Miliaria Workup

Updated: Mar 27, 2020
  • Author: Nikki A Levin, MD, PhD; Chief Editor: Dirk M Elston, MD  more...
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Laboratory Studies

Miliaria is clinically distinctive; therefore, few laboratory tests are necessary.

When miliaria rubra occurs in people with darker skin types, dermoscopy showing large white globules with surrounding darker halos, appearing like a “white bull's eye,” may be helpful in making the diagnosis. [29]

In miliaria crystallina, cytologic examination of the vesicular contents fails to reveal inflammatory cells or multinucleated giant cells (as would be expected in herpes vesicles).

In miliaria pustulosa, cytologic examination of the pustular contents reveals inflammatory cells. Unlike erythema toxicum neonatorum, eosinophils are not prominent. Gram staining may reveal gram-positive cocci (eg, staphylococci).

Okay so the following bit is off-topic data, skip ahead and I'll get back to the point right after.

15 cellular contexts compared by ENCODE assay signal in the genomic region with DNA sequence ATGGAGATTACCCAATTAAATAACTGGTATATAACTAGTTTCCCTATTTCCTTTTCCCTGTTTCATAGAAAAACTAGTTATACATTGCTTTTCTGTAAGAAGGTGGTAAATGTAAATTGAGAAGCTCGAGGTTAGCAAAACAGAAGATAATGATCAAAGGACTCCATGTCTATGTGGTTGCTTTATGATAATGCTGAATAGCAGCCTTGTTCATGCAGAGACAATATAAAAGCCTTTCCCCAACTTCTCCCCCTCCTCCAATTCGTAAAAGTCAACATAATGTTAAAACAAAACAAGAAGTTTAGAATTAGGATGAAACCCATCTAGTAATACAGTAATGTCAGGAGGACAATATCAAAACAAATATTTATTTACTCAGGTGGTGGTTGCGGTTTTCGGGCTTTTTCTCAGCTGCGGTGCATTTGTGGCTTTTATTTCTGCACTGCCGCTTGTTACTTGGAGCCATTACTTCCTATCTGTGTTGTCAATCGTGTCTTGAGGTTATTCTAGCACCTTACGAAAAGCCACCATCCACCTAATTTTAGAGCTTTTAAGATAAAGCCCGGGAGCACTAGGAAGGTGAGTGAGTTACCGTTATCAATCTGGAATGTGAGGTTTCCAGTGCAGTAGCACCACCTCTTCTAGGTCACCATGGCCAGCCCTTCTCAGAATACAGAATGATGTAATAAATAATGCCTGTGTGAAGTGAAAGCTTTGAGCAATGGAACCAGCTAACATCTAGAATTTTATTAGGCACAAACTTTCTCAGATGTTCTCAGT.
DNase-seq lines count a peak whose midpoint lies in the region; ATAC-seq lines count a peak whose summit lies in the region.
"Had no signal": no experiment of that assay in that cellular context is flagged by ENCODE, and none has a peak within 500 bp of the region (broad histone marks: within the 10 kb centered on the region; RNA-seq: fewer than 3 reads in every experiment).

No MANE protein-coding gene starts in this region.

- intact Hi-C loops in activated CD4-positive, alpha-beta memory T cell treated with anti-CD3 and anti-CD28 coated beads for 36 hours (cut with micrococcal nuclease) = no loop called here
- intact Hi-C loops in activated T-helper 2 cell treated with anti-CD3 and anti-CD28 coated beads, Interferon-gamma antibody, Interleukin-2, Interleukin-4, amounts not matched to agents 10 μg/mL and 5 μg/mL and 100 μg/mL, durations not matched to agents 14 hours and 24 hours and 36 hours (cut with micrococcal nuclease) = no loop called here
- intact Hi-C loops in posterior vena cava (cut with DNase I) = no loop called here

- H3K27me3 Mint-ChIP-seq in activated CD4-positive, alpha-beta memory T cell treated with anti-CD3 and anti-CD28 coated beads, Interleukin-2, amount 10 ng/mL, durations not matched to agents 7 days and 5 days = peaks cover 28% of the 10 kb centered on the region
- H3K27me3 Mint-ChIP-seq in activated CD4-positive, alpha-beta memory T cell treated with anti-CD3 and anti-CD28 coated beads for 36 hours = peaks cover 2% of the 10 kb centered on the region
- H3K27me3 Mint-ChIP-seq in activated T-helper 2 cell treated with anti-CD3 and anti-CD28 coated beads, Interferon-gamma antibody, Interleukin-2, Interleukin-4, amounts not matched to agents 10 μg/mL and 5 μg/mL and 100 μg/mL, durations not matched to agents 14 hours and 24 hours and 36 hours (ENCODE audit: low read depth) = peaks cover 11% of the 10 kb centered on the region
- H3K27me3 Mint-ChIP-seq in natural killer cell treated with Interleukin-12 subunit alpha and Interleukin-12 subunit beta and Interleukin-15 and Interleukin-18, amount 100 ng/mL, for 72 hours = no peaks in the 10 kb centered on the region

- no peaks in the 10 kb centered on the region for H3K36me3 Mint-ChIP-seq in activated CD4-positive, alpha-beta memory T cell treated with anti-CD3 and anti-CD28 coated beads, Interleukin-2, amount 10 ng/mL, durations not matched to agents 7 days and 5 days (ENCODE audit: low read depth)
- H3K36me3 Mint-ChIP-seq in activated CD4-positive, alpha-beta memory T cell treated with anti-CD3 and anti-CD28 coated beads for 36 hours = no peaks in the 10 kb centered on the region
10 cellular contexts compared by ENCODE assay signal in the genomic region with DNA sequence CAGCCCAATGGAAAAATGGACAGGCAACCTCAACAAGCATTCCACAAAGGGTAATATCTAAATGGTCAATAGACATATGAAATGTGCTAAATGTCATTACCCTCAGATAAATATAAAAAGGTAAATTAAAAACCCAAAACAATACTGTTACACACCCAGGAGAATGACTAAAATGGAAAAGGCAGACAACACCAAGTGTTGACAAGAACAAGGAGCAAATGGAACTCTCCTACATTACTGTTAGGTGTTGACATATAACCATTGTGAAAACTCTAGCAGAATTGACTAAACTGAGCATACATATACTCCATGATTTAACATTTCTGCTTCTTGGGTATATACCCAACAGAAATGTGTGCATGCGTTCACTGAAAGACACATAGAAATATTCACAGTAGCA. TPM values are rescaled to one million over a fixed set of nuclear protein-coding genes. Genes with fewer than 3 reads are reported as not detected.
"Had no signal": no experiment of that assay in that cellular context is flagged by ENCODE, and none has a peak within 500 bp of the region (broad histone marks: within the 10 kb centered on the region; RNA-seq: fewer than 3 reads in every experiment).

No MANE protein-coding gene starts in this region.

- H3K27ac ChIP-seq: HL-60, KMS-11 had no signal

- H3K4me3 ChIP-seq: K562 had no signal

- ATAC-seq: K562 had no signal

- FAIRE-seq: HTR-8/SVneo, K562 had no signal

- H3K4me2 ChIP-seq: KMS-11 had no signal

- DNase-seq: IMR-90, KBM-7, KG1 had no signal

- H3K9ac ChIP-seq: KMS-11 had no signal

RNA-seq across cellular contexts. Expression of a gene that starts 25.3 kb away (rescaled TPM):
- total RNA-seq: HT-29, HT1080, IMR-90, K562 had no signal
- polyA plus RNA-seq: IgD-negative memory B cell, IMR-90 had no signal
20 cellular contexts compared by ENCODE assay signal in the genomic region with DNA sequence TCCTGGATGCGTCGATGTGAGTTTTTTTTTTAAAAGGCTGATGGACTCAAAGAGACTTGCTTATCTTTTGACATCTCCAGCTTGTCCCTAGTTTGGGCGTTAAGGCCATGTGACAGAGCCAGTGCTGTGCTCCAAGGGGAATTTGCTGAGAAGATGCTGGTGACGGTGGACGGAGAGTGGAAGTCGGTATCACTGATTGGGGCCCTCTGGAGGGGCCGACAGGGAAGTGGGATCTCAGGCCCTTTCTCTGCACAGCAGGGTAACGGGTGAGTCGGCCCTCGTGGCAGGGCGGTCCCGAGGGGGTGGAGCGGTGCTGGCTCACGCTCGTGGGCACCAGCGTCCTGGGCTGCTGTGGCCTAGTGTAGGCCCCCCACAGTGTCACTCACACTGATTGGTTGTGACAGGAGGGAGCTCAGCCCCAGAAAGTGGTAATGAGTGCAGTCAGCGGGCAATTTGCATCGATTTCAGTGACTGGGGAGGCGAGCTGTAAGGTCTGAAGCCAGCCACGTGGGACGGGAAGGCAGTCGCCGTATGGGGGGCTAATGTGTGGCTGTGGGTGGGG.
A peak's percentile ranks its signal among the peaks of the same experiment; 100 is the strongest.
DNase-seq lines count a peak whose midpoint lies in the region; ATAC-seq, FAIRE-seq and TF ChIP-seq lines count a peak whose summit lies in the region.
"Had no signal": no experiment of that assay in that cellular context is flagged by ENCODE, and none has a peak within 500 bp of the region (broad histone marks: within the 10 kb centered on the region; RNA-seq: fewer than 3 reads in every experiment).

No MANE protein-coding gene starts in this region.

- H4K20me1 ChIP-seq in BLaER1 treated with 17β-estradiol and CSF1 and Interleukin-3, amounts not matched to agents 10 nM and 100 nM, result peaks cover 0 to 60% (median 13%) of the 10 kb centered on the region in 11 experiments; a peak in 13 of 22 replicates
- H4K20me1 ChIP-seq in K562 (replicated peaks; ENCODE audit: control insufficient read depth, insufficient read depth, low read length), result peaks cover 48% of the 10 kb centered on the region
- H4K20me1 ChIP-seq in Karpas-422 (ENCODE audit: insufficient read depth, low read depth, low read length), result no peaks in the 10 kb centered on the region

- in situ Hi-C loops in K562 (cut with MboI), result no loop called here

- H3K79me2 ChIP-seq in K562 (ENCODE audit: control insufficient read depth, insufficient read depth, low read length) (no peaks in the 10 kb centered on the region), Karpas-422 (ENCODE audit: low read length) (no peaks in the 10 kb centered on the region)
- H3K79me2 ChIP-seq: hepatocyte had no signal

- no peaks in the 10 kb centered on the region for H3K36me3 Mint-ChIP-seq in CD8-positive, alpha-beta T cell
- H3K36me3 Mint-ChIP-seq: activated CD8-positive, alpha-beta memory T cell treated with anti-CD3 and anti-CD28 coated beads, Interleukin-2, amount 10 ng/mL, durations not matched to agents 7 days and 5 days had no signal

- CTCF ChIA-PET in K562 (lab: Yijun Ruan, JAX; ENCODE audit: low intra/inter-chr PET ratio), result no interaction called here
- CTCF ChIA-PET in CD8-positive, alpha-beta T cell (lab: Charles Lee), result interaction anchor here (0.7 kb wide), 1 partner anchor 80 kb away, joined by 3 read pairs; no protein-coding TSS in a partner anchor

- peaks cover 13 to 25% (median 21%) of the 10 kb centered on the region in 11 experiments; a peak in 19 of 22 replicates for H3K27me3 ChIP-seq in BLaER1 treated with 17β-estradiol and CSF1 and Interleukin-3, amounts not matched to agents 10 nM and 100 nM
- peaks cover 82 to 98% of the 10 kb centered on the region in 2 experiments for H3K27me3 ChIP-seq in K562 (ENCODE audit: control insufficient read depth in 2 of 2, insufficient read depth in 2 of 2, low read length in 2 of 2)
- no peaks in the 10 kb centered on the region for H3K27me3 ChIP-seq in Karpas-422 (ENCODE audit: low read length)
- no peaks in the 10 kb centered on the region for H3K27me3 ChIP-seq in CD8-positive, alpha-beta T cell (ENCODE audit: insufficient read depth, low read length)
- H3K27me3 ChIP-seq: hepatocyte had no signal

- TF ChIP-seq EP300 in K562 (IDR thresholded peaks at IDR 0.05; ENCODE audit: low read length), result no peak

Imaging Studies

High-definition optical coherence tomography has been used to help establish the diagnosis of miliaria. [30]


Histologic Findings

In miliaria crystallina, intracorneal or subcorneal vesicles communicate with eccrine sweat ducts, without surrounding inflammatory cells. Obstruction of the eccrine duct may be observed in the stratum corneum.

In miliaria rubra, spongiosis and spongiotic vesicles are observed in the stratum malpighian, in association with eccrine sweat ducts. Periductal inflammation is present.

In early lesions in miliaria profunda, a predominantly lymphocytic periductal infiltrate is present in the papillary dermis and lower epidermis. A PAS-positive diastase-resistant eosinophilic cast may be seen in the ductal lumen. In later lesions, inflammatory cells may be present lower in the dermis, and lymphocytes may enter the eccrine duct. Spongiosis of the surrounding epidermis and parakeratotic hyperkeratosis of the acrosyringium may be observed.

In the granulomatous giant centrifugal variant of miliaria profunda, biopsies show mild spongiosis and acanthosis, hypergranulosis, and hyperplasia of the acrosyringia, the eccrine ducts, and infundibula, with invagination by keratin plugs. There is a granulomatous inflammatory infiltrate within the dermis, consisting of lymphocytes and foreign body giant cells with a few neutrophils centered around the ruptured straight portion of the eccrine duct. [27]